Both limits are achievable here. The following statements describe the sets in which these limits are achieved.

Definition [2] . The pair is called additive if for any and the following is valid:

Statement 1. The upper limit is achieved if is an additive pair.

Corollary. If then for all

We consider an arbitrary subgroup and the action of this subgroup on the family:

,

where. Thus, G acts on with shifts transferring the subset into its “shift”.

Definition [3] . A stabilizer of the set X with respect to the group G is the union of “shifts” from G, conserving X, i.e. for all.

Statement 2. The lower limit is achieved if there exists, for which or.

Corollary. If, then for all.

Now let and.

Example.

1. If is a group of shifts, then for the following is valid:

In this case X has a non-obvious stabilizer if all constituents of X can be partitioned into the pairs, , i.e. with respect to. For we get. It is clear that in this case and. Thus, all subsets of X, having a non-obvious stabilizers, are described above.

In the general form the stabilizer for an arbitrary group G and an arbitrary set can be described in the following terms [3] .

Statement 3. The constituent if the set X can be partitioned into the pairs in such a way that for all pairs which are included in the partition.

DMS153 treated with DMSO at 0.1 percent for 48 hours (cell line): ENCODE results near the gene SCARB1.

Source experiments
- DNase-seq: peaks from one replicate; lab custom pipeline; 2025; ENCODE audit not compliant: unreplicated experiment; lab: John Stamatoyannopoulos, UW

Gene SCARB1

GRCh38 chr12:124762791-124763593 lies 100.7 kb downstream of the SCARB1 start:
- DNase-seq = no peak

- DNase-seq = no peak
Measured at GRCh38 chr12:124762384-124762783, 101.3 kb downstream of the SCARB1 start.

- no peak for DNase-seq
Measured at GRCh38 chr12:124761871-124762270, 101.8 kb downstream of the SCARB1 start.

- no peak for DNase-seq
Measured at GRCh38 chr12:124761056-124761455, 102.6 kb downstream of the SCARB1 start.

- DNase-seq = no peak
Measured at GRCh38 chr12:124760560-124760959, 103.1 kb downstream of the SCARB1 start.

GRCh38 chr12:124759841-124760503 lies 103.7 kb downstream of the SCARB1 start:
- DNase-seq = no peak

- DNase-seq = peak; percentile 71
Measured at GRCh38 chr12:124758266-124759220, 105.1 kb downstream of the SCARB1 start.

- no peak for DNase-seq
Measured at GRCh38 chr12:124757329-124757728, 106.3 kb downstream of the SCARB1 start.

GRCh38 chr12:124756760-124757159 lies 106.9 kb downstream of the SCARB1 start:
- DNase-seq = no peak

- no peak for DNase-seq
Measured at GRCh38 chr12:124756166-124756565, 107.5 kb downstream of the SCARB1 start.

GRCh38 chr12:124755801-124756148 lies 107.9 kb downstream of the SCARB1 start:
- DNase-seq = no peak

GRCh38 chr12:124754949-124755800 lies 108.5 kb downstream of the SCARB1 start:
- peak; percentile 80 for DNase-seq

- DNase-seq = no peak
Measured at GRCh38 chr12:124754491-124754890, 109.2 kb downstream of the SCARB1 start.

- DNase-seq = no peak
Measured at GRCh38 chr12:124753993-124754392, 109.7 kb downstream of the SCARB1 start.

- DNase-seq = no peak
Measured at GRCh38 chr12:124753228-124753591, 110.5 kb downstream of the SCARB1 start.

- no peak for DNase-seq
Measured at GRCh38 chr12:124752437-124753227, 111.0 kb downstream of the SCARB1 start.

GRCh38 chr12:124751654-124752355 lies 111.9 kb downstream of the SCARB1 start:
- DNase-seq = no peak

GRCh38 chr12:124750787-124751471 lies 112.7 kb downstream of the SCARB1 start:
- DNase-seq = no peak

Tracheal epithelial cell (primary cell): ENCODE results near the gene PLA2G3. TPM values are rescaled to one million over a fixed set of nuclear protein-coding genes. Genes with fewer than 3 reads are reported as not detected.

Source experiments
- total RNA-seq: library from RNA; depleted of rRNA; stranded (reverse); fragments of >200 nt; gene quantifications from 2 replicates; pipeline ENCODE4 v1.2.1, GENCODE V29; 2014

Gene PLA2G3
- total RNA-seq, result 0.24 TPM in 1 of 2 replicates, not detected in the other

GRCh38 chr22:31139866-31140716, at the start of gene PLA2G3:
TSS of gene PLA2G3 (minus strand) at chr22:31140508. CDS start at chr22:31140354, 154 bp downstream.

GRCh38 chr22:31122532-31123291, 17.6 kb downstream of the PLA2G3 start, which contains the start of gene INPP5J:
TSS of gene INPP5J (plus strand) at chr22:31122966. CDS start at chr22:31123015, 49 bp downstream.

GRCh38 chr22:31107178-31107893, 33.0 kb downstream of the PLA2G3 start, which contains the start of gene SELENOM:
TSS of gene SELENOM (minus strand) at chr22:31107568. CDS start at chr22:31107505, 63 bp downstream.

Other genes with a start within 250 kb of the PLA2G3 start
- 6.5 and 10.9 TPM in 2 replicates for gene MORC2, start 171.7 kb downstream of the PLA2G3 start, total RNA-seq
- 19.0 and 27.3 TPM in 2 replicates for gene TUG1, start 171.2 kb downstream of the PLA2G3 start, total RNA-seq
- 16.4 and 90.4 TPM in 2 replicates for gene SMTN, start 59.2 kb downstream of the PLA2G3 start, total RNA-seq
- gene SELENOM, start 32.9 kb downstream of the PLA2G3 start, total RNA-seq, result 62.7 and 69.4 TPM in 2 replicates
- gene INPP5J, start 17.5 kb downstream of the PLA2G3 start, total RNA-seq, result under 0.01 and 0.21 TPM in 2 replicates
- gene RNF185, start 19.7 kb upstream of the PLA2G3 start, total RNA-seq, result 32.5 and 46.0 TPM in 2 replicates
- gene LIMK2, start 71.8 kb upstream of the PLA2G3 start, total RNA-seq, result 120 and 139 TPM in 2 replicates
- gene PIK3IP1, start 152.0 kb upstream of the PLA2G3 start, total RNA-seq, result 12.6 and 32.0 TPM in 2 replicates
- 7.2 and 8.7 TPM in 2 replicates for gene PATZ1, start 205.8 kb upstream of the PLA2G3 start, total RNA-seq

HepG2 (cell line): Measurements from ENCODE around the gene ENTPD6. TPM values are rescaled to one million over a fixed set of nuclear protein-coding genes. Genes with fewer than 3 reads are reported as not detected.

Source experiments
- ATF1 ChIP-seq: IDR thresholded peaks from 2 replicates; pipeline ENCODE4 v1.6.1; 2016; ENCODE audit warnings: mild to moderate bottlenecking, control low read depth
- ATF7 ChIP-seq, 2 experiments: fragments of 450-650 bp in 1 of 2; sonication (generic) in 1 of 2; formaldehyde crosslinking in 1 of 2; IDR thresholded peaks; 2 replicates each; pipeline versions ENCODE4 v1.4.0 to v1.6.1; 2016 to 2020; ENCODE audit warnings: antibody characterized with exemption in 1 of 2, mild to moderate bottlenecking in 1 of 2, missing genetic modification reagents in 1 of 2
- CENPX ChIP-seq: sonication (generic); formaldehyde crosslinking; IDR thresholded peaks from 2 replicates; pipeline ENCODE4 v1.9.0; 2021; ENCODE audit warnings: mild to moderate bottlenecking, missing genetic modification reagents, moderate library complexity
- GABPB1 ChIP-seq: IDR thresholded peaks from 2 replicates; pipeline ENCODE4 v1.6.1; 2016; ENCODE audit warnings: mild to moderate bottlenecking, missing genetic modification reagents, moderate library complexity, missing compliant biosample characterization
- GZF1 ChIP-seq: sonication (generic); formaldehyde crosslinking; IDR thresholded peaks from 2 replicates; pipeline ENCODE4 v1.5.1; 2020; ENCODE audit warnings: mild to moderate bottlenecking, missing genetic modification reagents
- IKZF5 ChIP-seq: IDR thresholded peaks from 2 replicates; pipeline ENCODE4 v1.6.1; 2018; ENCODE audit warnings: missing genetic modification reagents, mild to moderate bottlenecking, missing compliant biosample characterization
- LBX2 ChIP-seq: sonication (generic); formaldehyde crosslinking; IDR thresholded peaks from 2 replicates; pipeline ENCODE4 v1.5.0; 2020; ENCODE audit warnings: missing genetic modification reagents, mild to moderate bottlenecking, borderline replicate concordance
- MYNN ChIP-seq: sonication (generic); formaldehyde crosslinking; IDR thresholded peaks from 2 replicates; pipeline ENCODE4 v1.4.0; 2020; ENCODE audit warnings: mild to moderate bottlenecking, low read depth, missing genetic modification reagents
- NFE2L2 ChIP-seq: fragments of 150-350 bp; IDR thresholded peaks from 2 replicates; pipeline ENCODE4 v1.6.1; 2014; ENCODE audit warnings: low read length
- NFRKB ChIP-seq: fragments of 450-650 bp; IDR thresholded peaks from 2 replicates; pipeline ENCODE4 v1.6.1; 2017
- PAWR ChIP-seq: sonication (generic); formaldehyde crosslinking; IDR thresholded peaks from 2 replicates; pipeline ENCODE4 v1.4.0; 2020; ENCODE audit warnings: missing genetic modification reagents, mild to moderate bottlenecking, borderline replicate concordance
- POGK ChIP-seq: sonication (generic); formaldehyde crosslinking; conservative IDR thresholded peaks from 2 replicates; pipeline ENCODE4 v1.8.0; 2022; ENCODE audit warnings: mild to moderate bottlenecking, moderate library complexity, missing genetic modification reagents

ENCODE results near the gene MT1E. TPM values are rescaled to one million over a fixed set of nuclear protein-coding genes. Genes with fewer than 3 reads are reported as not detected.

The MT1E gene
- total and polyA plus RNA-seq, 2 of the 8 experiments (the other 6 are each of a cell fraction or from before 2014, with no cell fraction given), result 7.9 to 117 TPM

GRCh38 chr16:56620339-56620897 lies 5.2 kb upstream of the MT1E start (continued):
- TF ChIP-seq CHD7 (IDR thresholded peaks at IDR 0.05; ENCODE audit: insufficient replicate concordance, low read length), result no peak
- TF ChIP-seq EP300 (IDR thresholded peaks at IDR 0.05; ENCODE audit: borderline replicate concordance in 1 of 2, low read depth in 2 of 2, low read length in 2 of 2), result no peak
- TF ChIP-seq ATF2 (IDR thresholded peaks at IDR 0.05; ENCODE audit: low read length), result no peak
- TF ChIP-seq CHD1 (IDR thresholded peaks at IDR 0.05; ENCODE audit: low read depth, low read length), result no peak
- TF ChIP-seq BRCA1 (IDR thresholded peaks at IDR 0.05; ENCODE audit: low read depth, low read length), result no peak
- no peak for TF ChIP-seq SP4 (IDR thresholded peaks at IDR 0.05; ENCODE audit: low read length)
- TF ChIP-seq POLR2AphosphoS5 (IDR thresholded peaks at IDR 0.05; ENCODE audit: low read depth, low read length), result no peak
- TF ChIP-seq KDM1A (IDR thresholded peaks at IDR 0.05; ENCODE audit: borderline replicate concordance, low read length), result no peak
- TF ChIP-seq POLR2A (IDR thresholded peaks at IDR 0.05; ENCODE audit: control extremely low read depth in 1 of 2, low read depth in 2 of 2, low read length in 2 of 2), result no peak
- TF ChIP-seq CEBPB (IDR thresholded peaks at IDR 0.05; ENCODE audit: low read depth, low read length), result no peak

This statement can be obtained by analogical consideration for as in [4] .

From the above statement one can construct the following algorithm for building the stabilizer of an arbitrary set X for the subgroup, acting on. And at same time.

1. First we build the multiset.

2. Then we choose all the pairs in C having the multiplicity m.

3. Then we build all partitions in A out of these pairs.

4. If is the set of all partitions of X having the same weights in pairs, then

.

Example.

1. Let.

Then:

This means that all pairs have the multiplicity 2 in the sum. Then we have:

.

The sum of the pairs in each of the solutions is the same. Hence, the following set: